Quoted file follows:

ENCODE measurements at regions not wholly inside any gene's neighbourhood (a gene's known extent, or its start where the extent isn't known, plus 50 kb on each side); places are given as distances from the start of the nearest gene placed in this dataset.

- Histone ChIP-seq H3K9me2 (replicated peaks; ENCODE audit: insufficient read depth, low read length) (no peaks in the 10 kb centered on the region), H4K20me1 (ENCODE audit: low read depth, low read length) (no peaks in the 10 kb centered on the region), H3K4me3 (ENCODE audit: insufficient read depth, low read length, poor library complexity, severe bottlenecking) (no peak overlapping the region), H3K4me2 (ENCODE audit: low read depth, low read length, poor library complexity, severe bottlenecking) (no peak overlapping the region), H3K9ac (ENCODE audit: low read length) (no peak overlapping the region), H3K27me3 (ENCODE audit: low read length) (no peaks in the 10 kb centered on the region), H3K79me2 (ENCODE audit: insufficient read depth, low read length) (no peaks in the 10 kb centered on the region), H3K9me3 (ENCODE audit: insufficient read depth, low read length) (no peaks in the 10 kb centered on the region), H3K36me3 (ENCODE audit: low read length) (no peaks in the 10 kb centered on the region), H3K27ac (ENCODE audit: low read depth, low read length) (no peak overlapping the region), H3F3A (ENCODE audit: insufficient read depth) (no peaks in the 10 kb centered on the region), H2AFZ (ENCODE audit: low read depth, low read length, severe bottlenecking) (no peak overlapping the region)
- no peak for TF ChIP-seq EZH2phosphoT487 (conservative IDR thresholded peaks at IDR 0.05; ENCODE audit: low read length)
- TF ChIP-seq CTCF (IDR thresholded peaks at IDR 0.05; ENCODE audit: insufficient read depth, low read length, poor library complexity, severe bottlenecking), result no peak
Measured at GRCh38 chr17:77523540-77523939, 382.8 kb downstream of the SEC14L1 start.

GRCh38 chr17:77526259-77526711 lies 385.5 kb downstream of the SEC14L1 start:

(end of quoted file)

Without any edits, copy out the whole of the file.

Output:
ENCODE measurements at regions not wholly inside any gene's neighbourhood (a gene's known extent, or its start where the extent isn't known, plus 50 kb on each side); places are given as distances from the start of the nearest gene placed in this dataset.

- Histone ChIP-seq H3K9me2 (replicated peaks; ENCODE audit: insufficient read depth, low read length) (no peaks in the 10 kb centered on the region), H4K20me1 (ENCODE audit: low read depth, low read length) (no peaks in the 10 kb centered on the region), H3K4me3 (ENCODE audit: insufficient read depth, low read length, poor library complexity, severe bottlenecking) (no peak overlapping the region), H3K4me2 (ENCODE audit: low read depth, low read length, poor library complexity, severe bottlenecking) (no peak overlapping the region), H3K9ac (ENCODE audit: low read length) (no peak overlapping the region), H3K27me3 (ENCODE audit: low read length) (no peaks in the 10 kb centered on the region), H3K79me2 (ENCODE audit: insufficient read depth, low read length) (no peaks in the 10 kb centered on the region), H3K9me3 (ENCODE audit: insufficient read depth, low read length) (no peaks in the 10 kb centered on the region), H3K36me3 (ENCODE audit: low read length) (no peaks in the 10 kb centered on the region), H3K27ac (ENCODE audit: low read depth, low read length) (no peak overlapping the region), H3F3A (ENCODE audit: insufficient read depth) (no peaks in the 10 kb centered on the region), H2AFZ (ENCODE audit: low read depth, low read length, severe bottlenecking) (no peak overlapping the region)
- no peak for TF ChIP-seq EZH2phosphoT487 (conservative IDR thresholded peaks at IDR 0.05; ENCODE audit: low read length)
- TF ChIP-seq CTCF (IDR thresholded peaks at IDR 0.05; ENCODE audit: insufficient read depth, low read length, poor library complexity, severe bottlenecking), result no peak
Measured at GRCh38 chr17:77523540-77523939, 382.8 kb downstream of the SEC14L1 start.

GRCh38 chr17:77526259-77526711 lies 385.5 kb downstream of the SEC14L1 start: